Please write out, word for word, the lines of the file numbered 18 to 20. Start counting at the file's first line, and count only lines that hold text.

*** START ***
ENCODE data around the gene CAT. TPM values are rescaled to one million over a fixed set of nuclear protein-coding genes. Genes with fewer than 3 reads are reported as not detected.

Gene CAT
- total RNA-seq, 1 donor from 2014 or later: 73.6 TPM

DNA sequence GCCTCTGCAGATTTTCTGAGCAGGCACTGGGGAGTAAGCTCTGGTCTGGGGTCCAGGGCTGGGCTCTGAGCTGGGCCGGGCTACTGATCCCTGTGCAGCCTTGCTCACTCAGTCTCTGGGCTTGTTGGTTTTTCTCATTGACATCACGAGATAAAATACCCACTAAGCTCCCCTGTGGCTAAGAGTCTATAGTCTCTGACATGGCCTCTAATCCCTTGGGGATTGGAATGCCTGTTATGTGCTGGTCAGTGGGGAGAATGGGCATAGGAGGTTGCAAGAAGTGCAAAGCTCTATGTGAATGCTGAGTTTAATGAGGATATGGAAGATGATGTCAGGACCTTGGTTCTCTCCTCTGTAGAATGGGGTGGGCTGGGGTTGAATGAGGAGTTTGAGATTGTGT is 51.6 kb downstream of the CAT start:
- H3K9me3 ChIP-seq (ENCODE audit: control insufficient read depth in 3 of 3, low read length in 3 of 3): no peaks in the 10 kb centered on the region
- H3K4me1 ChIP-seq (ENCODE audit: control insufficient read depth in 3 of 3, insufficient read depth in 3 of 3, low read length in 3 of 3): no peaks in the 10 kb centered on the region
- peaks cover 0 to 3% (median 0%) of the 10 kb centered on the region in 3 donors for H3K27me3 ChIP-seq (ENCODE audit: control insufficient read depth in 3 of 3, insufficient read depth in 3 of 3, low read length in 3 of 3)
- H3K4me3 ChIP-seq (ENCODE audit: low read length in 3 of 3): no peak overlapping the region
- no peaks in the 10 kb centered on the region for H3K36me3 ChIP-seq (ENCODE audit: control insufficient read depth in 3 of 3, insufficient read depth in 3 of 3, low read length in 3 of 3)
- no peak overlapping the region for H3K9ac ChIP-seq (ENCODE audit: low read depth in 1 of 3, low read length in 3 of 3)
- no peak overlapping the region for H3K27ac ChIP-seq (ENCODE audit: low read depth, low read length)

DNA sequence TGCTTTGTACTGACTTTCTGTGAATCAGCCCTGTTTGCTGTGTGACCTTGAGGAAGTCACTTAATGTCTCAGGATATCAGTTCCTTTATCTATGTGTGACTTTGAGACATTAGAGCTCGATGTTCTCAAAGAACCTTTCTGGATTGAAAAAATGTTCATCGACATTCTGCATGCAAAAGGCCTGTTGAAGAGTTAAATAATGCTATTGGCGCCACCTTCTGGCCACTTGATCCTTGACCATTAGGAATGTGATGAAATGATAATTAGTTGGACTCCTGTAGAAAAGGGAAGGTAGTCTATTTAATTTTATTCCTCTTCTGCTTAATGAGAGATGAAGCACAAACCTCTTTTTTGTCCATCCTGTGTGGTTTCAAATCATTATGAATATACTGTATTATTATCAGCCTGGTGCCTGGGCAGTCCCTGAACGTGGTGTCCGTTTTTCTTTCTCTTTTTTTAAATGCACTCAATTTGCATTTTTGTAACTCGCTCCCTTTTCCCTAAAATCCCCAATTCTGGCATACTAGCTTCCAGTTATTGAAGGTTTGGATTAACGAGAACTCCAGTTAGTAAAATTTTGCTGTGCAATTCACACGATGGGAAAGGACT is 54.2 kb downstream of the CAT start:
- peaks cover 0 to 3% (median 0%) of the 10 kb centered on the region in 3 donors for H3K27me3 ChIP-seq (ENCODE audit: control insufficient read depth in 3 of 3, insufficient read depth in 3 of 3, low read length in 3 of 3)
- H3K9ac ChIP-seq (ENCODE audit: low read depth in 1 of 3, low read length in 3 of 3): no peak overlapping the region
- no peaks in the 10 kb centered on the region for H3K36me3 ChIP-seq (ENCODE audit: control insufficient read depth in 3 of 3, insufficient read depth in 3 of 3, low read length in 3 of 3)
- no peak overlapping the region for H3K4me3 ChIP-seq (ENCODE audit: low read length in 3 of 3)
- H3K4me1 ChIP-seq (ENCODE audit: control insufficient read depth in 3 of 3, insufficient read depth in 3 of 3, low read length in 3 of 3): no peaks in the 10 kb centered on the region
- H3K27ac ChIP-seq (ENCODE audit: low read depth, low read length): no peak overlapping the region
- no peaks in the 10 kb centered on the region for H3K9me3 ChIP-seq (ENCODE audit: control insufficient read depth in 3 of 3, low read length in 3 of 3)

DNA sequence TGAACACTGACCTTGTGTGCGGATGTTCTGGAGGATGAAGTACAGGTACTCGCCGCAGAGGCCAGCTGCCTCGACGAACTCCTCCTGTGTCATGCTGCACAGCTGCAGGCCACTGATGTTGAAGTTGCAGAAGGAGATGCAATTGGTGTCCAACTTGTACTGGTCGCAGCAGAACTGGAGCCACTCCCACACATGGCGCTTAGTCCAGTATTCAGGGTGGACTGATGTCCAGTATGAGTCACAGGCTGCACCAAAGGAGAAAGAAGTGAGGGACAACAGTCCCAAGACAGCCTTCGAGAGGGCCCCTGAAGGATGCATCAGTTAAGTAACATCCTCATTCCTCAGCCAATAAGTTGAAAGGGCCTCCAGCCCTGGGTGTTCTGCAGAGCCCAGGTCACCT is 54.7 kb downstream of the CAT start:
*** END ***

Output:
- H3K27ac ChIP-seq (ENCODE audit: low read depth, low read length): no peak overlapping the region
- no peaks in the 10 kb centered on the region for H3K9me3 ChIP-seq (ENCODE audit: control insufficient read depth in 3 of 3, low read length in 3 of 3)

DNA sequence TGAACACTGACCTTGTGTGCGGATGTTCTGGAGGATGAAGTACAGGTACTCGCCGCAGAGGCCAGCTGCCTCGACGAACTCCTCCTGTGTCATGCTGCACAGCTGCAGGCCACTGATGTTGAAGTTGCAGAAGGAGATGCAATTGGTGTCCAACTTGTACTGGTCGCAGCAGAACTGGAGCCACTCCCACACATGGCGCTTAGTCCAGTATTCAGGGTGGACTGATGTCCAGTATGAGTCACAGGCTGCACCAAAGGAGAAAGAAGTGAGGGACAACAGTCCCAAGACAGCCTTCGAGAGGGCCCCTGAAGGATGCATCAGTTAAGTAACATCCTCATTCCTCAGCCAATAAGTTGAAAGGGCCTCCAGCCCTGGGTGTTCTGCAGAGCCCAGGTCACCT is 54.7 kb downstream of the CAT start: